Sir Bernard Feilden: Dynamic architect who led the post-war conservation of British cathedrals

Thursday 20 November 2008 01:00 GMT

Bernard Feilden was an outstanding leader in the post-war conservation movement. St Paul's Cathedral, St Giles' High Kirk in Edinburgh, York Minster and Norwich Cathedral, all complex buildings, owe their continuing power to inspire in part to the courage and skill of Feilden and his partners in the firm he created, Feilden and Mawson of Norwich, London and Cambridge.

Always alert to take expert advice, he drew in M. Bertrand Monnet, of Chartres and Strasbourg, to save the endangered spire of Norwich, and Ove Arup to secure foundations ingeniously inserted under the 16,000-ton central tower at York. In 1977 he became Director of the International Centre for the Study of the Preservation and Restoration of Cultural Property (ICCROM), in Rome, and even after his retirement he continued his world tours giving advice on outstanding buildings in Europe, Asia and America.

There was a dynamism about Feilden's leadership rare in the world of ecclesiastical conservation. He excused his late arrival at a meeting of York Minster Chapter by explaining that the tides were adverse as he sailed his inflatable dinghy from the north Norfolk coast. His engineering skill in driving a vital fire-lift through the Wren staircase to reach the Whispering Gallery at St Paul's might lead to raised eyebrows in today's heritage world, but has certainly saved lives. When he lost his left eye in a shooting accident, he used the compensation to capitalise his firm. To surmount objections to his new Wessex Hotel at Winchester, a group of his supporters secured a special Act of Parliament.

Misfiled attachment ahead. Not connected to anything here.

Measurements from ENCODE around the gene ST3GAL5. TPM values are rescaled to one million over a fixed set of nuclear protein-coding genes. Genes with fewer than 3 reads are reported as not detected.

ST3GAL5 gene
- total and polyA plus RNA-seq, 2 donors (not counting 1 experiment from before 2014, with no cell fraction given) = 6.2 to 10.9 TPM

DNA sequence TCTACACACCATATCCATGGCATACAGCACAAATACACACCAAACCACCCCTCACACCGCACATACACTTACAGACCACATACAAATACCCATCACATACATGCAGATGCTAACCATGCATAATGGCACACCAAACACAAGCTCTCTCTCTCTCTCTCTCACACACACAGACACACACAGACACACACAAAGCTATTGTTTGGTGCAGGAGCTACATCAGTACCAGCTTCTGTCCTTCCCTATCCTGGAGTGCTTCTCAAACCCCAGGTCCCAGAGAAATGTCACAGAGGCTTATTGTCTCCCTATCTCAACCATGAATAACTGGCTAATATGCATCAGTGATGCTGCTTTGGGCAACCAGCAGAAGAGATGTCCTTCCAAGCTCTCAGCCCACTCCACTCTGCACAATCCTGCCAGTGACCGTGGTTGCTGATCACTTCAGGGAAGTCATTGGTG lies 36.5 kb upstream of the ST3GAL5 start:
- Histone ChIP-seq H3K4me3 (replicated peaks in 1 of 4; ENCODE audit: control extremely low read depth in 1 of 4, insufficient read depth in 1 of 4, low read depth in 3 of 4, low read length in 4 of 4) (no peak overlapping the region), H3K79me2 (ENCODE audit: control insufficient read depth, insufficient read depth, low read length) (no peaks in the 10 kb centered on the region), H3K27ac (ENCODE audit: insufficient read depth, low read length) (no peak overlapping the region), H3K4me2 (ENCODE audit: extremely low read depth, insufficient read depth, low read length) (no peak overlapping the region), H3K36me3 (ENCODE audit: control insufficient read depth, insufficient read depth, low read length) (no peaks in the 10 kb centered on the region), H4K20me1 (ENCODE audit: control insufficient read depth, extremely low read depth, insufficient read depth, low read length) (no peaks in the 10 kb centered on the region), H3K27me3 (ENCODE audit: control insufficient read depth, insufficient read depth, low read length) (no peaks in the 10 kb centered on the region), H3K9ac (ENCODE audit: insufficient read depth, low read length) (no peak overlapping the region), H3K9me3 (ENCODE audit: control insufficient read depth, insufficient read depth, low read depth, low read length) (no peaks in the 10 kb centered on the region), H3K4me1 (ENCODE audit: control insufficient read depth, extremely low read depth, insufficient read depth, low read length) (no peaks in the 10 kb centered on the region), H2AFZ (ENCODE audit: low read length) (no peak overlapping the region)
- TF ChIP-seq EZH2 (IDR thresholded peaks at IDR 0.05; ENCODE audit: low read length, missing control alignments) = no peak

Feilden felt that cathedrals require a response today as courageous as that which the architects, workmen, citizens and church people had shown when their dreams rose to the skies in stone. He did not hesitate to say (to meet the criticism of purist conservationists): "The cathedral gives the orders". By that he meant using the most modern methods, as the first builders had used the latest techniques of their day.

Bernard Melchior Feilden was born in Hampstead, London in 1919 to a family proud of its public service. His mother was descended from engineers and architects, including the chief architect of the Stockton and Darlington Railway. His father, who won an MC in France during the First World War, later ran a ranch in British Columbia where Feilden received the scar on his face from his twin brother, who was careless with a pickaxe.

Feilden was sent to Bedford School, where in those days he found the same ethos as in the units he joined before being commissioned with the Bengal Sappers. His Second World War service took him to India, Mesopotamia and Italy and gave him campaigning enthusiasm which enabled him to win confidence among others with leadership roles. When he set up his first office in the Close in Norwich, he rapidly made friends in the community, as a leading member of the Norwich Society, the Norfolk Club, a Mason, a fisherman, sailor and painter.